Children’s rights campaigners attack truancy sweeps

Truancy sweeps are a waste of valuable resources that should be concentrated instead on tackling the problems facing the “hard core” of pupils who disengage from education altogether, children’s rights campaigners have argued.

A survey of 120 Local Education Authorities published this week by the charity Action on Rights for Children reveals that over 16,000 hours of police time are spent annually on truancy sweeps, and that for every three children stopped only one is truanting.

Director Terri Dowty said: “The majority of children are recorded as being out of school with permission for legitimate reasons such as medical appointments. It is unacceptable that those going about their lawful business should be subjected to police questioning. Adults would not tolerate this and it can only breed anxiety and resentment among law-abiding young people.”

Dowty said the “misleading figures” bandied around about the number of children stopped masked the fact that truancy sweep initiatives were having no effect on children who were missing out on education.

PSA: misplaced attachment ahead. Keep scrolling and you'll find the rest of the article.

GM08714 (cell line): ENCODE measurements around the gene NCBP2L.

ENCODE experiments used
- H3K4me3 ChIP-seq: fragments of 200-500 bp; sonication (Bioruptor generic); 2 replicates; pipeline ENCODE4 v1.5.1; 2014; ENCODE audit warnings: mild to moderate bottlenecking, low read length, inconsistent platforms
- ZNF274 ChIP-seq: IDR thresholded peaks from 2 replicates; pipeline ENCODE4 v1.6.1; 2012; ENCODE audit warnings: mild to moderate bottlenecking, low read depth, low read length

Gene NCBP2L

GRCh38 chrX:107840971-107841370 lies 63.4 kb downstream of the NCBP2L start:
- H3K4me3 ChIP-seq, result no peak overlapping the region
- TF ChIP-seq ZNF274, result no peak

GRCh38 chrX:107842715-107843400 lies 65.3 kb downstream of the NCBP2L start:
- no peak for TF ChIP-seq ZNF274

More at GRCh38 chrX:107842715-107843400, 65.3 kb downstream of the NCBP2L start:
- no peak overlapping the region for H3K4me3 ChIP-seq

“The government does not need truancy sweeps to identify persistent truants because they already know about them, and we are failing those children by not concentrating all our resources on the problems that lead to their disengagement from education,” she said.

National co-ordinator of the Children’s Rights Alliance Carolyn Willow added: “Two out of three children stopped by the police are not truanting at all. We must stop treating children as wrong-doers and criminals and find more positive and humane ways of engaging them in education and elsewhere.”

However, the Department for Education and Skills defended its tactics, arguing that school attendance was at record levels and absences from secondary schools were continuing to fall.

“We make no apology for taking a tough line on pupil behaviour and attendance,” he said.

Since 2002, the DfES has prescribed two national truancy sweep initiatives per year for England, each lasting for about three weeks. The government has also placed over 11,500 parents on the “fast track to prosecution” scheme, under which they must improve their child’s school attendance within a term or face prosecution.

Association of Chief Police Officers lead on youth matters, deputy chief constable Charles Clark, added: “Work with our partners to deal with school absences is only one tool in a much bigger tool box, with schemes ranging from those to engage young people and their families to acceptable behaviour contracts, to antisocial behaviour orders, and many others. It is far too simplistic to focus on one issue when the needs of young people and their families are many and complex.”

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